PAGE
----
If you’ve ever been a kid you’ve probably heard it, and if you’ve ever been a parent you’ve probably said it: Honesty is the best policy. But sometimes when it comes to dealing with other moms and their kids, that policy flies right out the window. We’re not spouting huge, hurtful lies — when it comes to the important stuff, we tell our mom friends the truth — but sometimes, when it comes to sparing someone’s feelings or self-esteem, or our own, we admit to fudging a bit.
1. Your kid was good.
It’s the first thing every mom wants to know when picking her progeny up from a playdate: How did he act? Well, if he threw a baseball through the window or shaved the dog or threatened someone with a crowbar, I’ll let you know. Otherwise, I’ll probably say he was “just great!” Because even if he was a minor pain in the ass, I understand that he could be having an off day, and I don’t want to make you feel like a crappy parent because of it.
2. Your kid is adorable.
We all think our own children are beautiful in every way, but asking other people to share that opinion puts them in a tricky spot. You say, “Isn’t she adorable?” — and you mean, “Aren’t her physical features pleasant to look at?” In turn, I say, “Of course she is!” — and I mean, “I think she’s going to look like your great-uncle Gary with the unibrow and the huge chin, but luckily ‘adorable’ doesn’t only have to mean ‘physically beautiful’ and the way she’s drooling is kind of cute so I can agree and not technically be lying.” So yeah. Your kid is cute. Just maybe not in the exact way you mean.
3. Your kid is normal.
I don’t know a mom on earth who hasn’t been concerned at some point about her child’s development. And 95% of the time, those fears are unfounded because kids vary so widely when it comes to their individual paces of learning and growing. “Normal” is subjective. So when you tell me you’re worried that your kid hasn’t walked/talked/potty trained yet, I’m going to reassure you that it’s nothing to be concerned about and that your kid is totally completely 100% on track. Do I know this for sure? Nope. I’m not a doctor. But I’m also not an asshole, and I don’t want you to feel worse about it than you already do. I’ll offer my support and tactfully suggest that you make an appointment with the pediatrician, just to be sure — then follow it up with, “But I’m sure it’s nothing.”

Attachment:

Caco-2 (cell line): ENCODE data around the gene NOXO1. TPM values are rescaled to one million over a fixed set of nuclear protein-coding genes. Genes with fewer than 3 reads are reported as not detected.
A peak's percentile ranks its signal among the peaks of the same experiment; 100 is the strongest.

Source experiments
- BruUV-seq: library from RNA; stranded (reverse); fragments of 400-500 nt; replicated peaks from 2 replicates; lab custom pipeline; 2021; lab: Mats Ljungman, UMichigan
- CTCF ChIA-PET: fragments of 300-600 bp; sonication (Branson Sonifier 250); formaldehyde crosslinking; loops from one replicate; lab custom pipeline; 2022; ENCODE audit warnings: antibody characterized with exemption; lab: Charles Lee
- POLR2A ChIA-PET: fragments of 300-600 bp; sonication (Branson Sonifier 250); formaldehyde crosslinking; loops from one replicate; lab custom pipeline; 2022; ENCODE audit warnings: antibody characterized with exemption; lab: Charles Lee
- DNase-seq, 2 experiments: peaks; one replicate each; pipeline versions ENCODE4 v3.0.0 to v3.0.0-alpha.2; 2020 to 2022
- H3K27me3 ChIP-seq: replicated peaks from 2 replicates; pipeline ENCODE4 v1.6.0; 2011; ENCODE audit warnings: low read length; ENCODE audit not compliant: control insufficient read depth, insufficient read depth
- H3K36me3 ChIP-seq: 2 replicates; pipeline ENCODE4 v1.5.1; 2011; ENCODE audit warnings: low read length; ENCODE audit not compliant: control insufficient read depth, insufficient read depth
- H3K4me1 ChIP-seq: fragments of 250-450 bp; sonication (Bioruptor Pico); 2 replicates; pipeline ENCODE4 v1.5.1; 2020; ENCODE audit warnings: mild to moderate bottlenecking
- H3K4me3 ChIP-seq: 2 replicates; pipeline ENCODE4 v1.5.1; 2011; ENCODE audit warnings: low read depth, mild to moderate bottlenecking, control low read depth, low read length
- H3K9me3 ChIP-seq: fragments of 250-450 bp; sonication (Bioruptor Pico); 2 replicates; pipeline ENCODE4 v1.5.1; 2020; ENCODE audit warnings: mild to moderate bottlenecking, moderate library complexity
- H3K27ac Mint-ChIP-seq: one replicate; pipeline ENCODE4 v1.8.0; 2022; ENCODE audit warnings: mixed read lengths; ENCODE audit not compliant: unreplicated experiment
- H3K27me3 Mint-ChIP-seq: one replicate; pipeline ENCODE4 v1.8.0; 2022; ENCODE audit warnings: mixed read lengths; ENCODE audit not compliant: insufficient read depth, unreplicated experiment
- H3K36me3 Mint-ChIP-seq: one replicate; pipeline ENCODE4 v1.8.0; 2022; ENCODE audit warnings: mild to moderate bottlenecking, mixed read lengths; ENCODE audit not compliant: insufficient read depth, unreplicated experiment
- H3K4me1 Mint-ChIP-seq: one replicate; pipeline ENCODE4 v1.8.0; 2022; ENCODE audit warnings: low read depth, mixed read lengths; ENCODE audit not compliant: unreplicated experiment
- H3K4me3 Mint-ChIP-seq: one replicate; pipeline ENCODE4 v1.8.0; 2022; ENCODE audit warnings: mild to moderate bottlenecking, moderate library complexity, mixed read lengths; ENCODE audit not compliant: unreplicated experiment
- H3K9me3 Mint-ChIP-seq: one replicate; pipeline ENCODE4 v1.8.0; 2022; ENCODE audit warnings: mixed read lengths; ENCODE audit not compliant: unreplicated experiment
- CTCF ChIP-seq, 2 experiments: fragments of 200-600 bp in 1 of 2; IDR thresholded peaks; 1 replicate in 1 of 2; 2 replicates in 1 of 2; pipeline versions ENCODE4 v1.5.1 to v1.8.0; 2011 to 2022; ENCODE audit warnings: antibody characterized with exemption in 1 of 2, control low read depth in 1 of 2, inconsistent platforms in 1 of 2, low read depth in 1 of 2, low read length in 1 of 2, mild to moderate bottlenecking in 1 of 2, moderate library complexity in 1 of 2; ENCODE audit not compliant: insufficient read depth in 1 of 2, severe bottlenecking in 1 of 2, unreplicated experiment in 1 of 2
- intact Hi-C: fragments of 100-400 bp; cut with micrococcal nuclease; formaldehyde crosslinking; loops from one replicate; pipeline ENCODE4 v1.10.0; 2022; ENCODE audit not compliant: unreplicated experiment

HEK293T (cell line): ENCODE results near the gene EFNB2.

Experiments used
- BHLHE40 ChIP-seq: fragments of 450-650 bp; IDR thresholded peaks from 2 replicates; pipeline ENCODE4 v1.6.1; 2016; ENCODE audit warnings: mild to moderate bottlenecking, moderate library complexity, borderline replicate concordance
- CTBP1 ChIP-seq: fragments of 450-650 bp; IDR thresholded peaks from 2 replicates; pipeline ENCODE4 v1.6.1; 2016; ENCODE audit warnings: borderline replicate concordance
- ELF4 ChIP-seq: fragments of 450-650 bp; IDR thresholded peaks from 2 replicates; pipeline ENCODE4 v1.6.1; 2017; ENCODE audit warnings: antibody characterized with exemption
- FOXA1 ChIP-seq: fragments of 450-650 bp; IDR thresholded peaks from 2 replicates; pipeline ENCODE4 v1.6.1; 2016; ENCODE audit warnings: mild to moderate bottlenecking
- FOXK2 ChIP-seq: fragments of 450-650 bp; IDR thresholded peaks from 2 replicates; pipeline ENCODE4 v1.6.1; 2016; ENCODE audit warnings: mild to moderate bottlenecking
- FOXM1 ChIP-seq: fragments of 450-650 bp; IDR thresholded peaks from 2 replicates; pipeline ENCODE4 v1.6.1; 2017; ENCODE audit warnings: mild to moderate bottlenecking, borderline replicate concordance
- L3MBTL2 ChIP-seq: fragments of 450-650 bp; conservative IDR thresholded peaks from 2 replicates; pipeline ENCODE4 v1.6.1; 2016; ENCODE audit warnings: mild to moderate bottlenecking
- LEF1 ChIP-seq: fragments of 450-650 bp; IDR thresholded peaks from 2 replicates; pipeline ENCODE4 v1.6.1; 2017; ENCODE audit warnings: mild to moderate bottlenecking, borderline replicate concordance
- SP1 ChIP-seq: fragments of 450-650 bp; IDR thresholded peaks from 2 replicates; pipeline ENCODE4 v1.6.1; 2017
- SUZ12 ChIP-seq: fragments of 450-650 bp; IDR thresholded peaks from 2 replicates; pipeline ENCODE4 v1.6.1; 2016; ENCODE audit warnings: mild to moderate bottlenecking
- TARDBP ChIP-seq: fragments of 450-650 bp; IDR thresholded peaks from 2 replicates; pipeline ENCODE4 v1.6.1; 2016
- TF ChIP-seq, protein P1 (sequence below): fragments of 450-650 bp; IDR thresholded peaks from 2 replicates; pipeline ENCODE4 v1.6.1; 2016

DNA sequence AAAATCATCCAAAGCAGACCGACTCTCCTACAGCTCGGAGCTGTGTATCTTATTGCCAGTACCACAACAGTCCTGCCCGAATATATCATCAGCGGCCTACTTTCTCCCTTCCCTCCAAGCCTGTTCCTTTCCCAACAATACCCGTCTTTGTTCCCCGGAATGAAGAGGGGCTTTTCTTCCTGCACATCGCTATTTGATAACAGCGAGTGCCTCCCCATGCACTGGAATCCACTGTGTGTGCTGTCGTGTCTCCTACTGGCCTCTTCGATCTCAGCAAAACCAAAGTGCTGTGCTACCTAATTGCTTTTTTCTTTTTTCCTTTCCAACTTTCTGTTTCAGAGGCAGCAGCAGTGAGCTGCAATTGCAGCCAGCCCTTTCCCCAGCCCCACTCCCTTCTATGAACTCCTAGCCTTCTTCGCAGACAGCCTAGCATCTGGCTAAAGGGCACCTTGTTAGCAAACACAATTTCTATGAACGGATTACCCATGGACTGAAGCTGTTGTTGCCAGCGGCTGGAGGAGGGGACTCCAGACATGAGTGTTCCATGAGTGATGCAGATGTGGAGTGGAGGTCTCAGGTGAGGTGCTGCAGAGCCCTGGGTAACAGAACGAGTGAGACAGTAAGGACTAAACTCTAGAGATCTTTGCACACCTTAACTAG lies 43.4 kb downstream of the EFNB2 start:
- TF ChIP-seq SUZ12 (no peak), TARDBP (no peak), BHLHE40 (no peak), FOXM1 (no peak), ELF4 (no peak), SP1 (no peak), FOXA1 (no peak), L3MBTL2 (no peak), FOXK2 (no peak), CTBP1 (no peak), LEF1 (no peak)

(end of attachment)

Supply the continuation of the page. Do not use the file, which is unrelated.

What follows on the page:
4. Sorry for the mess.
Before you came over, I spent 20 minutes on a mad dash to pick up stray socks, make sure the sink isn’t overflowing with dishes, and wiping crumbs off of couch cushions so my house looks presentable for company. But if I apologize for it being messy when it’s actually decent, maybe you’ll think it’s normally super clean.
5. Don’t worry about cleaning up.
One of my least favorite things about hosting a playdate is the toy-scattered, book-strewn, crumb-cluttered aftermath. But what comes out of my mouth every single time? “Oh, don’t worry about picking up the toys. We’ll take care of it.” I don’t know why I say this, because in reality, I would love to have some help dealing with this storm. I guess maybe it’s because I know that sometimes it’s hard to get your kids to do something as boring as picking up, and I don’t want you to feel awkward if your kid doesn’t comply immediately.
6. Sorry, we can’t come because…
My kid isn’t feeling well? I have an appointment? Actually, I’m declining the playdate for any number of reasons: Maybe I don’t want to put on real pants, or my child is being a jerk, or I can’t deal with anyone else’s kids but my own at the moment. But none of those are things I can readily admit to you, so I come up with something that sounds more legit so you don’t feel slighted (and so I don’t feel petty).
7. My kid is doing those things too!
Comparing our children to their peers is stupid and pointless, and yet…it’s something we all do at one time or another. So when you tell me that your child — who is the same age as mine — is already using the toilet or reading or whatever, I can’t help trying to match our kids skill for skill. Okay, so maybe by “using the toilet,” I mean that one time I caught him peeing on the floor and ran him to his potty chair. And by “reading,” I mean reciting the words in his favorite board book from memory. But whatever. You don’t have to know those details.
8. You look great!
You drag yourself through my door looking like an extra from The Walking Dead — dark circles under your eyes, uncombed hair, and some sort of mysterious white crust on your shirt. (Snot? Spit-up? Oatmeal? It’s anybody’s guess.) Immediately you moan an apology about looking so terrible. But even if you do, I’m not going to agree with you. I’m going to tell you that you look just fine because I know you’re feeling self-conscious, and my affirmation that you do actually look pretty damn bad is not gonna do you any favors. Plus, I’ve been there — all moms have.
Sure, when it comes to matters of relatively trivial importance, we may tell our mom friends a few teeny tiny fibs. But the lies moms tell other moms aren’t malicious, just measures we put in place to spare each other’s self-esteem. They come from good intentions…and that’s the truth.